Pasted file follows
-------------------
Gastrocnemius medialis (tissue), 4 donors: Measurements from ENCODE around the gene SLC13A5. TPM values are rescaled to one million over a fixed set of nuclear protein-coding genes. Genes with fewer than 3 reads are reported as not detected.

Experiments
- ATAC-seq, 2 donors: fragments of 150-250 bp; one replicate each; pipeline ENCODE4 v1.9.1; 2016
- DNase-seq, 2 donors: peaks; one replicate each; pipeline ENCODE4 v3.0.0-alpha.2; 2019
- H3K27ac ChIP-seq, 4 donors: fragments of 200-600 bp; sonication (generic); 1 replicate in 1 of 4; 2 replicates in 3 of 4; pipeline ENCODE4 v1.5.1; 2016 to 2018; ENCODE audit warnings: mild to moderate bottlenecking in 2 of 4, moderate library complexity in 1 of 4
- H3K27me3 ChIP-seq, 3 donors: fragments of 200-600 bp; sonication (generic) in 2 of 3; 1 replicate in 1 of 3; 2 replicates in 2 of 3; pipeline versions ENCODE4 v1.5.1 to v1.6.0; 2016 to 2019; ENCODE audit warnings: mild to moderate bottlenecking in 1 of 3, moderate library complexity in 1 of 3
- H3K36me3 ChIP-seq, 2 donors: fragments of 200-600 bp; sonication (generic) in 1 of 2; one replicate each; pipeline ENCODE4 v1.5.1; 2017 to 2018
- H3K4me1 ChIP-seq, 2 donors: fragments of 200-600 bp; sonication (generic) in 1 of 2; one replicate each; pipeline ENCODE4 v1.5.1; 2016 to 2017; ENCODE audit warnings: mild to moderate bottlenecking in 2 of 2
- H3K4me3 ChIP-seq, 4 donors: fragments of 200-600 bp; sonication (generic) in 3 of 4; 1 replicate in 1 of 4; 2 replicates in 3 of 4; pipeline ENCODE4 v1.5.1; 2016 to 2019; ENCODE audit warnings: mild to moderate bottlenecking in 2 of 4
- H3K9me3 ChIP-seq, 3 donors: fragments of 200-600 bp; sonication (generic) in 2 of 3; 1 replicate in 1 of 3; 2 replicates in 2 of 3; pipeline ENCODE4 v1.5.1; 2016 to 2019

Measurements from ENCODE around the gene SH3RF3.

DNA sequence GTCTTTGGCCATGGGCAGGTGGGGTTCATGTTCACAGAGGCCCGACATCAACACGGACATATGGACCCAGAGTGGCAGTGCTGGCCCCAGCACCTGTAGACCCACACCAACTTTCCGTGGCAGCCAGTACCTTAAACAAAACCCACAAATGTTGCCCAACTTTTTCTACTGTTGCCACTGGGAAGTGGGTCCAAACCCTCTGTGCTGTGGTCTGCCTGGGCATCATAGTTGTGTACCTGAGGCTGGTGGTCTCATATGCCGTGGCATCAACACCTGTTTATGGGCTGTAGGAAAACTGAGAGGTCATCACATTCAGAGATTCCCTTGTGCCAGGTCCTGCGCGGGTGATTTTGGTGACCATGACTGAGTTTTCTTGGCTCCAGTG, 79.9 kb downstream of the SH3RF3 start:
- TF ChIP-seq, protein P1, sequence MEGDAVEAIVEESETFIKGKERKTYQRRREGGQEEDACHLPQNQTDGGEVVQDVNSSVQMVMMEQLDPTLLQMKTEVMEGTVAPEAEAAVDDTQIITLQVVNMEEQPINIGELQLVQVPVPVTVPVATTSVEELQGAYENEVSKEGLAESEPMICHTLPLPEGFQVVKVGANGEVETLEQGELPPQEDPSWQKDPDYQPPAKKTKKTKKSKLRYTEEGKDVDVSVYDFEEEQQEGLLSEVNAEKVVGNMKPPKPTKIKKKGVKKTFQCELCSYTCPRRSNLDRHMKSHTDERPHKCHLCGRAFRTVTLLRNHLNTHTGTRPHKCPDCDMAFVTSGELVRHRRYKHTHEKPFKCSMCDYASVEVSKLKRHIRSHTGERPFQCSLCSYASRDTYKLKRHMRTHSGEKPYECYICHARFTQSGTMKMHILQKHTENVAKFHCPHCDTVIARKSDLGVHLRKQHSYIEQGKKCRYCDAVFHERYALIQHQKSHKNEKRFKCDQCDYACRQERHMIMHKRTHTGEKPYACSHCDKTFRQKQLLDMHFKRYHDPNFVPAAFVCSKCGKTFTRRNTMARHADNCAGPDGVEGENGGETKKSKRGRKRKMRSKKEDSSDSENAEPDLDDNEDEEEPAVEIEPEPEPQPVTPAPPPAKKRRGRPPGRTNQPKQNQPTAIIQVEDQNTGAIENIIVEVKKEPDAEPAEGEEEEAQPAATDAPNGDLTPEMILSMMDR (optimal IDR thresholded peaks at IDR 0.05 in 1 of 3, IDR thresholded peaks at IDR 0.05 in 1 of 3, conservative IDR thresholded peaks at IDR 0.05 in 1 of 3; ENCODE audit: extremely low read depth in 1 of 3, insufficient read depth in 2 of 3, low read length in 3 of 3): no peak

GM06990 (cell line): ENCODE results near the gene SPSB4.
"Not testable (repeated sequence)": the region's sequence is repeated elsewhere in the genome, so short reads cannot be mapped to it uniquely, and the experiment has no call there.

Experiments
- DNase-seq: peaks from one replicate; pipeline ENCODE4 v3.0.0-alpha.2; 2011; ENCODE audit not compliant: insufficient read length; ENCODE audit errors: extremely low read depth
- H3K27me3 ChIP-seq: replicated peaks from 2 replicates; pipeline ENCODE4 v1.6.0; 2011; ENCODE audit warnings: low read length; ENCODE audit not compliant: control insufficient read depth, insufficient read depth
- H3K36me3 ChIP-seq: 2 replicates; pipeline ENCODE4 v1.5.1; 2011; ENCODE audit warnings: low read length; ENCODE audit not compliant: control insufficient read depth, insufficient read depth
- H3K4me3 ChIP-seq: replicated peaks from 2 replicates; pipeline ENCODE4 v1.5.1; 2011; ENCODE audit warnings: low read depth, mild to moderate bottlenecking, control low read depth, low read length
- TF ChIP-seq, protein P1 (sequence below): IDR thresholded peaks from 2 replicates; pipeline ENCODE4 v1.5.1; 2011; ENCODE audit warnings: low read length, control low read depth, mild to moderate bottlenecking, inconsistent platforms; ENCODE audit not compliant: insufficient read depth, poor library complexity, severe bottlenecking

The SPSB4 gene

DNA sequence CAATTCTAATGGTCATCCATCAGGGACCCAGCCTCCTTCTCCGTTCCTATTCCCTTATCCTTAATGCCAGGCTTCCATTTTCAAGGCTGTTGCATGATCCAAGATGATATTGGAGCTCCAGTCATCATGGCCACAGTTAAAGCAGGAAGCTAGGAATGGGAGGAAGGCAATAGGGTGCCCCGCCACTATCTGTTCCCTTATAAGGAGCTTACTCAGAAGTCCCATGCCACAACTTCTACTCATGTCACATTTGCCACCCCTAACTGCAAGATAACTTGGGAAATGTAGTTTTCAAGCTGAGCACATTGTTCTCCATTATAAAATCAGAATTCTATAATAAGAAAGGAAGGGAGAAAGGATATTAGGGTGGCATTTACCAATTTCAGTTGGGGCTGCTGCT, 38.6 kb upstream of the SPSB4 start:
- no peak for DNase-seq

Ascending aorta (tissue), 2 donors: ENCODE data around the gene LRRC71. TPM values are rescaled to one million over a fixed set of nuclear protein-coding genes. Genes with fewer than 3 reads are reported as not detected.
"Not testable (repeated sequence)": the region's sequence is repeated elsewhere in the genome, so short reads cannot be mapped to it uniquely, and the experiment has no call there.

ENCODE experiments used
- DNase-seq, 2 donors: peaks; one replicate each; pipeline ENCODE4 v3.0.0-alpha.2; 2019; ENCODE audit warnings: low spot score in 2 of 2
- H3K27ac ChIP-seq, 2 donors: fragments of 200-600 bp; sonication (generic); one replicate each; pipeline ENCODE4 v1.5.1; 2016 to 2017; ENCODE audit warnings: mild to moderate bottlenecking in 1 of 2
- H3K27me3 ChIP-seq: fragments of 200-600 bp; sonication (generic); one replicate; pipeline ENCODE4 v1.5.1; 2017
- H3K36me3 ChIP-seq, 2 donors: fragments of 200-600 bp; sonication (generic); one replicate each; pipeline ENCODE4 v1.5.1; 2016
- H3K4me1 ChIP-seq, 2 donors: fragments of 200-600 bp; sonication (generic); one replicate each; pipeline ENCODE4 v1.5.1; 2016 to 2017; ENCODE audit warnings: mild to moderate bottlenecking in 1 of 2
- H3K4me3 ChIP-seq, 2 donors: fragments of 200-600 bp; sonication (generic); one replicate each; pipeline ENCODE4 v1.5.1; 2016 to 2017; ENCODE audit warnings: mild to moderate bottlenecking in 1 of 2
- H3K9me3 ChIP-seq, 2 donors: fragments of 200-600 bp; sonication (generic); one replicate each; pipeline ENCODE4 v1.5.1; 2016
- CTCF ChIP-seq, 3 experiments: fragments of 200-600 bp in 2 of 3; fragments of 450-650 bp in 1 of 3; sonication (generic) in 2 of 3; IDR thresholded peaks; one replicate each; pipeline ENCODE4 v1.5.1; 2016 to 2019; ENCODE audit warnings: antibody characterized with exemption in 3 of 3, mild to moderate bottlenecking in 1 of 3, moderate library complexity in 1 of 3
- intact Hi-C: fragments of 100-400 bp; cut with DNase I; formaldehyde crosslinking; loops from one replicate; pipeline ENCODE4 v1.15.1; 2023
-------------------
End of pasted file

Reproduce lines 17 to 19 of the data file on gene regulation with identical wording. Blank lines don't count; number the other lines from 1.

- DNase-seq: peaks from one replicate; pipeline ENCODE4 v3.0.0-alpha.2; 2011; ENCODE audit not compliant: insufficient read length; ENCODE audit errors: extremely low read depth
- H3K27me3 ChIP-seq: replicated peaks from 2 replicates; pipeline ENCODE4 v1.6.0; 2011; ENCODE audit warnings: low read length; ENCODE audit not compliant: control insufficient read depth, insufficient read depth
- H3K36me3 ChIP-seq: 2 replicates; pipeline ENCODE4 v1.5.1; 2011; ENCODE audit warnings: low read length; ENCODE audit not compliant: control insufficient read depth, insufficient read depth